The Czech mission to Egypt from the Czech Institute of Egyptology of the Charles University in Prague, Faculty of Arts has discovered a court of a princess from ca 2500 B.C. “By this unique discovery we open a completely new chapter in the history of Abusir and Saqqara necropolis” said Miroslav Bárta, director of the mission.
The ancient builders probably used and adjusted a naturally existing step in the bedrock to create a 4m deep court which is nearly hidden in the midst of mastaba tombs constructed around it on higher ground. The north and west walls of the court were cased with limestone blocks, while its south wall was cut in the bedrock. The east wall was again built of limestone blocks and along it a staircase built of limestone slabs descended from north to south. The court featured four limestone pillars which originally supported architraves and roofing blocks. On their south side, the four pillars bear carved hieroglyphic inscriptions which read: “King’s daughter of his body, his beloved, revered in front of the Great God, Sheretnebty.”
The preliminary date of the structure, based on the stratigraphy of the site and analysis of the name, falls in the second half of the Fifth Dynasty. It is surprising that the court should be located in Abusir South, in the south part of the necropolis, i.e. among the tombs of non-royal officials, considering that most members of the Fifth Dynasty royal family are buried ca 2 km north, in the central field of Abusir, or further south in Saqqara.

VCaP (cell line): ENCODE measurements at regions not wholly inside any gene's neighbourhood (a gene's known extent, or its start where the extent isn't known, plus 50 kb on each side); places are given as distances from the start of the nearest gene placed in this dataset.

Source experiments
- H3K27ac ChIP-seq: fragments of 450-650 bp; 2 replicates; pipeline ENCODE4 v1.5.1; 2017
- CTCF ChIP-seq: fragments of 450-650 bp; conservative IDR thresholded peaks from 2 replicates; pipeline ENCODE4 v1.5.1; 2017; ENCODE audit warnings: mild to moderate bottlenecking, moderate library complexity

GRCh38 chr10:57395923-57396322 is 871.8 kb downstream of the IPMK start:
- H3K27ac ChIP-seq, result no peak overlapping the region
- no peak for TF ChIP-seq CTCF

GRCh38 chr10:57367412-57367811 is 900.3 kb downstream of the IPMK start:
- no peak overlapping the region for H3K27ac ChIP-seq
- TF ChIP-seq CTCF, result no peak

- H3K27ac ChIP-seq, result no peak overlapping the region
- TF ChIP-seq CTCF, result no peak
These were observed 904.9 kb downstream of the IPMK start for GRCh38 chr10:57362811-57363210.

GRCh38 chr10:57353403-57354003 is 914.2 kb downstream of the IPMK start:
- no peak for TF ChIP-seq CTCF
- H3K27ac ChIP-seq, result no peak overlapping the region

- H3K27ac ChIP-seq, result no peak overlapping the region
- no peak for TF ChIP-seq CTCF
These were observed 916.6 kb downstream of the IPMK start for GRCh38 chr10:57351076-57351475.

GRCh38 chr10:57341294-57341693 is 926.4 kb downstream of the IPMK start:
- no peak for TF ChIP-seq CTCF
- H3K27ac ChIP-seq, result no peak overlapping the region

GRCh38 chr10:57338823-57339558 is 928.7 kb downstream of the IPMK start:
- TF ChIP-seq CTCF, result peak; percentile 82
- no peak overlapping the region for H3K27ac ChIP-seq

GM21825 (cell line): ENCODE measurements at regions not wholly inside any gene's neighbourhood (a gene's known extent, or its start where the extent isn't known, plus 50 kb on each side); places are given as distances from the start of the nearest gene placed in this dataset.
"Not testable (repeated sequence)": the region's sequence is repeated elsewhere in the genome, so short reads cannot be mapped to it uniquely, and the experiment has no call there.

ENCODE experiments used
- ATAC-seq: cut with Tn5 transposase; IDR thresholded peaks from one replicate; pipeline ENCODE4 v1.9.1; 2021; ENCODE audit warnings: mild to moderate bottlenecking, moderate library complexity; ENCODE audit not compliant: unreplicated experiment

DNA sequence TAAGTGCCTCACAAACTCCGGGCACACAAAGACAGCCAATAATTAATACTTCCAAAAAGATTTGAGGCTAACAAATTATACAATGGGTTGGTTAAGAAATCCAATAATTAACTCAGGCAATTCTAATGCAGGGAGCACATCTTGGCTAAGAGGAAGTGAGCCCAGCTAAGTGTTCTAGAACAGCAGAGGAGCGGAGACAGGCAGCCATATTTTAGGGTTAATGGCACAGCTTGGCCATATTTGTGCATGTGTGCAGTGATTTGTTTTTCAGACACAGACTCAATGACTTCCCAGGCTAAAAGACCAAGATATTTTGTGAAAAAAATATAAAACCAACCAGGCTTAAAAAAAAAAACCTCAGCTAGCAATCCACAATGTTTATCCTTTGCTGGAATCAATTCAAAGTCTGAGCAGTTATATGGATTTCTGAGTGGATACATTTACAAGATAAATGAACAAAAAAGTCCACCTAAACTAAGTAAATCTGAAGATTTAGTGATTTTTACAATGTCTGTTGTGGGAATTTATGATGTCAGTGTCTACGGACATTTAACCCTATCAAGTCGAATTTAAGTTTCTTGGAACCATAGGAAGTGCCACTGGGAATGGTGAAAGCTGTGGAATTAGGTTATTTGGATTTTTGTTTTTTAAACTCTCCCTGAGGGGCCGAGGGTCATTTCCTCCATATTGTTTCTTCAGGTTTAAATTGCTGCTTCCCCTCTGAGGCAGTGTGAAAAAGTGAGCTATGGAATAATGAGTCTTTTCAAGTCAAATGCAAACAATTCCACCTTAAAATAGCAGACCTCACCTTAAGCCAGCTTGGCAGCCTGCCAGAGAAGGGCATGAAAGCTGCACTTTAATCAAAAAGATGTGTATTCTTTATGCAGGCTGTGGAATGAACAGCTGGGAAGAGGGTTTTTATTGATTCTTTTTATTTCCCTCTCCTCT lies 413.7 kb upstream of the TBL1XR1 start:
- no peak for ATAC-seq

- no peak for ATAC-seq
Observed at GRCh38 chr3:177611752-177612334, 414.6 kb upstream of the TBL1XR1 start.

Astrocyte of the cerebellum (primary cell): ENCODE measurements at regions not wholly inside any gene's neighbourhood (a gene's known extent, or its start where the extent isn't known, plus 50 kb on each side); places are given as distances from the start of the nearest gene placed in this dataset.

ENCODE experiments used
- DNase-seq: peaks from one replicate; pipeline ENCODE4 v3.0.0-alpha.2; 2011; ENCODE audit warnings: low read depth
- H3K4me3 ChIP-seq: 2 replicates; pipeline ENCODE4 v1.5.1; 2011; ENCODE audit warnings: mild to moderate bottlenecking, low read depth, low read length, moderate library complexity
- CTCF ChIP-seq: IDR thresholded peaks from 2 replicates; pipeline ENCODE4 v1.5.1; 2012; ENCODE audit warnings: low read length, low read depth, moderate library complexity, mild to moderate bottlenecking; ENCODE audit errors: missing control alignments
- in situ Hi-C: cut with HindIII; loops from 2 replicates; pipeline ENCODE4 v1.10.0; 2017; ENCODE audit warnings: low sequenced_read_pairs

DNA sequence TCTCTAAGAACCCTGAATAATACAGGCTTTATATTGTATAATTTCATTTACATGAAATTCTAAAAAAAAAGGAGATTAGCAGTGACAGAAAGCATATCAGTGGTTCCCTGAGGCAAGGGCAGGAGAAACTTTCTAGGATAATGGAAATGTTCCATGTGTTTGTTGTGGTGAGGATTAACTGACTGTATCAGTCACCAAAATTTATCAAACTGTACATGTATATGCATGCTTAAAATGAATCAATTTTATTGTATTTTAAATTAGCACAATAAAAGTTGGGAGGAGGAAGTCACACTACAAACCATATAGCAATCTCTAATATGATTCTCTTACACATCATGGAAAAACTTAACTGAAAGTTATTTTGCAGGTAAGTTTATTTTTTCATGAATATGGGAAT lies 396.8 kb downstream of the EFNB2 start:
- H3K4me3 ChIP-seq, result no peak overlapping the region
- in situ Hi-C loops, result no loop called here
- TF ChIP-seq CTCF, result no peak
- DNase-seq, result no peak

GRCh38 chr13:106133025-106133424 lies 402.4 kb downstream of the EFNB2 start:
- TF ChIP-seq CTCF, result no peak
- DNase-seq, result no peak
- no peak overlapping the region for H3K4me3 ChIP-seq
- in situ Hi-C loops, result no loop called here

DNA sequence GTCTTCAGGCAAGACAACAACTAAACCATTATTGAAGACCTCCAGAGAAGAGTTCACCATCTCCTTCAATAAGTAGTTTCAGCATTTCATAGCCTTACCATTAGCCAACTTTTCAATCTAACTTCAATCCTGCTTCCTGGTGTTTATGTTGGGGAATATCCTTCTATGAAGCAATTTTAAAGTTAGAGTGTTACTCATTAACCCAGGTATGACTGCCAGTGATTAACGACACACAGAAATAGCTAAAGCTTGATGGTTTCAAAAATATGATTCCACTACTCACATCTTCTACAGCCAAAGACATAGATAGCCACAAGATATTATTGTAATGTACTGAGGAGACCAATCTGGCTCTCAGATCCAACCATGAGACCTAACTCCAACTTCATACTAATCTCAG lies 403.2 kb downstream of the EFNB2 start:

A corridor runs from the south-east corner of the court towards the east. The south wall of the court and of the corridor contains entrances to four rock-cut tombs. Two tombs in the south wall of the court have been explored so far; they appear to belong to high officials: the chief of justice of the Great House, Shepespuptah, and an inspector of the palace attendants by the name of Duaptah. Both tombs probably date to the reign of Djedkare Isesi. The other two tombs, situated in the corridor, are currently explored by the mission. The easternmost tomb belongs to the overseer of the scribes of the crews Nefer, whose false-door is still in his tomb in situ. It also contains a serdab, in which four statues of the owner were found, one of them showing him as a scribe. The owner of the fourth tomb was an official Ity.
Three large naoi with engaged statues have so far been found in the eastern corridor, placed between the tombs’ entrances. They were sculpted of limestone; small traces of the original polychromy survived. The three naoi contained a statue of a man, statues of a man with his son, and statues of two men with a woman, respectively. All the statues show excellent quality craftsmanship. In addition to that, several fragments of a false-door have been uncovered which bear parts of the titles and the name of the king’s daughter Sheretnebty.
“We are very fortunate to have this new window through which we can go back in time and to follow and document step by step life and death of several historically important individuals of the great pyramid age era”, told Miroslav Barta, the head of the Czech mission, at the start of this season.
The Czech mission is currently continuing investigation of the site, expecting further surprising discoveries.